The budget cuts of the Office of Federal Affairs, the Office of the Resident Commissioner and the legislature will not be implemented due to the “importance these entities have amid the historical moment Puerto Rico is living. Meanwhile, cuts to the Judiciary will be cut in half,” reads the release issued by La Fortaleza.

“These reforms, including Puerto Rico becoming an ‘employment-at-will’ jurisdiction, will help the Island to grow and become more competitive, to reverse the negative trend of the economy, and allow us to put together a credible and viable long-term vision for Puerto Rico with a Plan of Adjustment that can help the Commonwealth restructure its debt and come out of Title III,” Carrión said in the board’s release, referring to the in-court, bankruptcy-like provision of Promesa.

The release adds that the changes reduce the projected annual surplus for fiscal 2019 by “only $101 million and estimates the 6-year surplus” at $6.05 billion. The plan will be recertified to reflect the revisions, the budget “process will continue to ensure compliance with the New Fiscal Plan as recertified, and increased monitoring will ensure timely implementation of the Plan,” it reads.

The modified fiscal plan, La Fortaleza said, ensures that no other law or regulation that protects workers is affected.

Regarding pensions, “The agreement allows us to allocate 100% of the pensions in our next budget, and ensuring their full payment will continue to be our public policy. In little more than a year, we have reduced close to 22 percent of the government’s operational expenses to be able to assume this and other responsibilities,” the governor said.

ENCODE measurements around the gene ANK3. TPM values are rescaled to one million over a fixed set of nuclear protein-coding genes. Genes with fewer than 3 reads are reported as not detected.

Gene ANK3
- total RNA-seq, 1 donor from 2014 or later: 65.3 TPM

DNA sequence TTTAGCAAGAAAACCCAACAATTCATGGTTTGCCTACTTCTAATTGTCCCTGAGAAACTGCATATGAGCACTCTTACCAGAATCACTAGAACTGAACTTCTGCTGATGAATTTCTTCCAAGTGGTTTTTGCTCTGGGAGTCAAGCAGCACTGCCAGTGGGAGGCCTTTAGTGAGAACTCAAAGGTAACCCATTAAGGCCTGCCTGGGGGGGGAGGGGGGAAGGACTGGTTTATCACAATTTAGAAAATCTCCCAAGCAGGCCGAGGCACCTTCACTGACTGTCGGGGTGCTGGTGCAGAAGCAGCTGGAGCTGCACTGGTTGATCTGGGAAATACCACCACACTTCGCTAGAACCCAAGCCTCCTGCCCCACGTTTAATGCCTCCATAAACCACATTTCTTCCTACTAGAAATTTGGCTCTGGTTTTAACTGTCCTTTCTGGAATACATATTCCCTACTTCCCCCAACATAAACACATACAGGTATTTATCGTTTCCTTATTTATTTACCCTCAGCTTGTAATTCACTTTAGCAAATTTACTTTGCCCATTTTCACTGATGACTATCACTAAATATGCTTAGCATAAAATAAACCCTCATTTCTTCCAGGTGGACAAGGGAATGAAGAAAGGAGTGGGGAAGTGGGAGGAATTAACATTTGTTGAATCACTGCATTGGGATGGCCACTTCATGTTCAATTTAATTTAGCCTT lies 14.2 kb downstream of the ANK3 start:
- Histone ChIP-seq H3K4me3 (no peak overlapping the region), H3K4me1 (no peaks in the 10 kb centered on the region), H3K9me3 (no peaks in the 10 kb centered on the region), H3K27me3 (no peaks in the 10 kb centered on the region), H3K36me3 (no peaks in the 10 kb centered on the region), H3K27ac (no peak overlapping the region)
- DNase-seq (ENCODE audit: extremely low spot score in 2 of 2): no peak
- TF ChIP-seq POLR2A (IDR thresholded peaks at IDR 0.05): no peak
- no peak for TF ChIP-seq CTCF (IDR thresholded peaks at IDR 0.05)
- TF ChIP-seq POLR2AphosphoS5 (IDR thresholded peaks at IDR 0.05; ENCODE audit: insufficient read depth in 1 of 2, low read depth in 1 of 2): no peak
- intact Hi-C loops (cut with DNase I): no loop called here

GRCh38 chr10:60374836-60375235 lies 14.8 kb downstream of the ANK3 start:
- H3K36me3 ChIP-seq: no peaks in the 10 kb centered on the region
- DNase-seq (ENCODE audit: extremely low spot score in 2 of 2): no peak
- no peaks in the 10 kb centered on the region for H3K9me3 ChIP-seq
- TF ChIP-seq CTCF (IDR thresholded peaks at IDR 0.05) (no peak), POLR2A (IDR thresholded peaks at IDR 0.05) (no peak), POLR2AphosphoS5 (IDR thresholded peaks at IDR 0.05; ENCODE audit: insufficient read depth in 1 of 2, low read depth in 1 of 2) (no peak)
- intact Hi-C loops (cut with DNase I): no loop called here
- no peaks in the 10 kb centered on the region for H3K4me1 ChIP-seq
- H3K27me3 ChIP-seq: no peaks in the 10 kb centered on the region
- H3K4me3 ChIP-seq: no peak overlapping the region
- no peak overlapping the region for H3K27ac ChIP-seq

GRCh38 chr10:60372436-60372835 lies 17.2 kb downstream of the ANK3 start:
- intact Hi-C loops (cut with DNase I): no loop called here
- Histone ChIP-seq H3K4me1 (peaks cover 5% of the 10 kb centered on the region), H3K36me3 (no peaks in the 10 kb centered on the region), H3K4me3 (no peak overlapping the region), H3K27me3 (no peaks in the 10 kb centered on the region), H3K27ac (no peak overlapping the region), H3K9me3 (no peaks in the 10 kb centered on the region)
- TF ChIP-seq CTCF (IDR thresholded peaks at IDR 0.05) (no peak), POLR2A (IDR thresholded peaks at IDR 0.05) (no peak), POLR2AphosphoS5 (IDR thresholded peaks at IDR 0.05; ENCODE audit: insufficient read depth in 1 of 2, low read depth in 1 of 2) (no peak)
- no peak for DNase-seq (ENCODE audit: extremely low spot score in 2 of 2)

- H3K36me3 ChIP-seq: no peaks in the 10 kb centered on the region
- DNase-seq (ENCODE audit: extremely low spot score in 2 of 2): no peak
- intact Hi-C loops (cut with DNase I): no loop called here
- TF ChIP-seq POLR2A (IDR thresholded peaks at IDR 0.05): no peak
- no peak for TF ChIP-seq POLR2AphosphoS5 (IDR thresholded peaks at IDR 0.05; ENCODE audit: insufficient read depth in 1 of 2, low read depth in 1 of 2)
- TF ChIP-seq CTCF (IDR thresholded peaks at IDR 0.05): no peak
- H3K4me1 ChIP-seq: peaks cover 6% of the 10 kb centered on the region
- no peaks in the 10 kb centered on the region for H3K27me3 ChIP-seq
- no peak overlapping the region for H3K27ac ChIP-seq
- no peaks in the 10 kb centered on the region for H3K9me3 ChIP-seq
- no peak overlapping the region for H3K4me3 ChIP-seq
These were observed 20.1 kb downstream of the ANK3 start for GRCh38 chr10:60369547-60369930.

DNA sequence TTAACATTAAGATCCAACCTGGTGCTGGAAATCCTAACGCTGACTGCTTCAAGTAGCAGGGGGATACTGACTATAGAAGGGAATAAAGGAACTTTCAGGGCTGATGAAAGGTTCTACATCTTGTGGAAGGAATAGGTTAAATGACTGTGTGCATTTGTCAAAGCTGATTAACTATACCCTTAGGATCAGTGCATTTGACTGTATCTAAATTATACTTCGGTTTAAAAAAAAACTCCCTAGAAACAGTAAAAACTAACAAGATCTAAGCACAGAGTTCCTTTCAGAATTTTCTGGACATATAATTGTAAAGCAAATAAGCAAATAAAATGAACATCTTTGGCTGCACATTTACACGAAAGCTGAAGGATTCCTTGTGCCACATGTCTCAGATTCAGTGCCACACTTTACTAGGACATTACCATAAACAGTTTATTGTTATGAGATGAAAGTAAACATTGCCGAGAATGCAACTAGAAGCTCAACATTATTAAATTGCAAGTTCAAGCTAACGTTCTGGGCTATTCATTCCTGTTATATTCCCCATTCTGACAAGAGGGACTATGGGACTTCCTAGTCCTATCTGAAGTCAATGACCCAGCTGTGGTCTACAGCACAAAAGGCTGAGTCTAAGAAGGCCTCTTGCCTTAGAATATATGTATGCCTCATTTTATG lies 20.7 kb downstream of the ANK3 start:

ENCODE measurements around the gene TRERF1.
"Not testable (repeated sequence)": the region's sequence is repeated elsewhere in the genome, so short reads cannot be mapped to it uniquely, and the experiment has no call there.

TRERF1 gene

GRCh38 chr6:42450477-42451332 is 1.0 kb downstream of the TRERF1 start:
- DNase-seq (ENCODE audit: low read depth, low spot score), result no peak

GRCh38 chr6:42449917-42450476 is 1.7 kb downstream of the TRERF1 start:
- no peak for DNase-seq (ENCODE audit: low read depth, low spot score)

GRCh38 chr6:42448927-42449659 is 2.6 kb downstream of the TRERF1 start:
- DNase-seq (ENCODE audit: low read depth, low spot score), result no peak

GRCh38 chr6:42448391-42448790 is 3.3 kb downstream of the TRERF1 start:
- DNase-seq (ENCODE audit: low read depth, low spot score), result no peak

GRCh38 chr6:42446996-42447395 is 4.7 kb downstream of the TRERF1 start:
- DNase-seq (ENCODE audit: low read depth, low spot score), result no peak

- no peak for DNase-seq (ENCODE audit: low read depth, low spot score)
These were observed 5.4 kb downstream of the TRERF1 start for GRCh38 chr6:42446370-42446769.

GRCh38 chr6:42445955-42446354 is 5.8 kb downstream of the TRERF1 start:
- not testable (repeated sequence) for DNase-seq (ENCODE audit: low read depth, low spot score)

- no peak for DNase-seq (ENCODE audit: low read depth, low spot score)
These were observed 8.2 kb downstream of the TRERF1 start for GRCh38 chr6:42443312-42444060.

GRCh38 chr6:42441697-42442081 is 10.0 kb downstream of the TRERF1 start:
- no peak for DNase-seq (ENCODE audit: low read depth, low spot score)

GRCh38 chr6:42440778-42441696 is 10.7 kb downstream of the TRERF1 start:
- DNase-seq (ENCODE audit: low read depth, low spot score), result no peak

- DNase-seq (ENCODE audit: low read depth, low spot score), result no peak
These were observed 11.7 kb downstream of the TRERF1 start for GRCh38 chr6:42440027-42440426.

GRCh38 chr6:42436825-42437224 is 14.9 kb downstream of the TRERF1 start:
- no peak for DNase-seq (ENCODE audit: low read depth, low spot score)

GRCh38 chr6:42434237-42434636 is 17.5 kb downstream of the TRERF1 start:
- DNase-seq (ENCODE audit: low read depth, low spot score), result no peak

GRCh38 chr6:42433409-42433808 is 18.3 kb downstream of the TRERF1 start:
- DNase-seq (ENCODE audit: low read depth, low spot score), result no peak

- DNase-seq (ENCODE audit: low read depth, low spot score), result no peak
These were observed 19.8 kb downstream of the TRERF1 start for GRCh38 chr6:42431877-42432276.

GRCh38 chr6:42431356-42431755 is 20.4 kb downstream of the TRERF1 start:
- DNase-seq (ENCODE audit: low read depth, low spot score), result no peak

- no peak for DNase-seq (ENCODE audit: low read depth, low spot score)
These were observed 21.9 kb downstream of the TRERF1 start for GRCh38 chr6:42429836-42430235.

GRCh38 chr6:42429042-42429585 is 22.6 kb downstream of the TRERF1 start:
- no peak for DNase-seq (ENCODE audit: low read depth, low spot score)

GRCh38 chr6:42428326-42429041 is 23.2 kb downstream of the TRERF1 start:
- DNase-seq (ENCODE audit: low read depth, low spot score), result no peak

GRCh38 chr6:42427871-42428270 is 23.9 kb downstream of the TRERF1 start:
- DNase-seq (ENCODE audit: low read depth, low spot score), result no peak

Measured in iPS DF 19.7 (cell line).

“Not stopping these proposals would have eliminated the Christmas bonus for public employees and put economic development funds, as well as the budgets of the municipalities, the judicial branch, and the Legislative Assembly, among others, in jeopardy,” Rosselló added.

A $345 million is established for economic development projects such as the digitization of the government, procurement reform, mechanisms to facilitate doing business in Puerto Rico and the funds needed to establish the Central Recovery and Reconstruction Office and run the Public-Private Partnerships Authority.

In addition, a scholarship fund of $25 million a year was created for the University of Puerto Rico and the possibility of another $40 million to be appropriated for the school.

The additional funds allocated to the UPR reduce what the government spends on implementing economic development reforms and initiatives, “which currently total $345 million,” or “may arise” from the “rightsizing” of the judicial branch, that currently totals $80 million, according to the government.

“The achievement, as explained by the governor himself, greatly helps municipalities that are in a difficult situation, at a fiscal level, that was aggravated by the passage of the hurricanes last year. Securing the approved $78 million fund is vital to our municipalities and the new $50 million a year fund obtained by the governor will be of great help for recovery work,” said Carlos Molina, who chairs the Mayors Federation, which groups New Progressive Party majority mayors.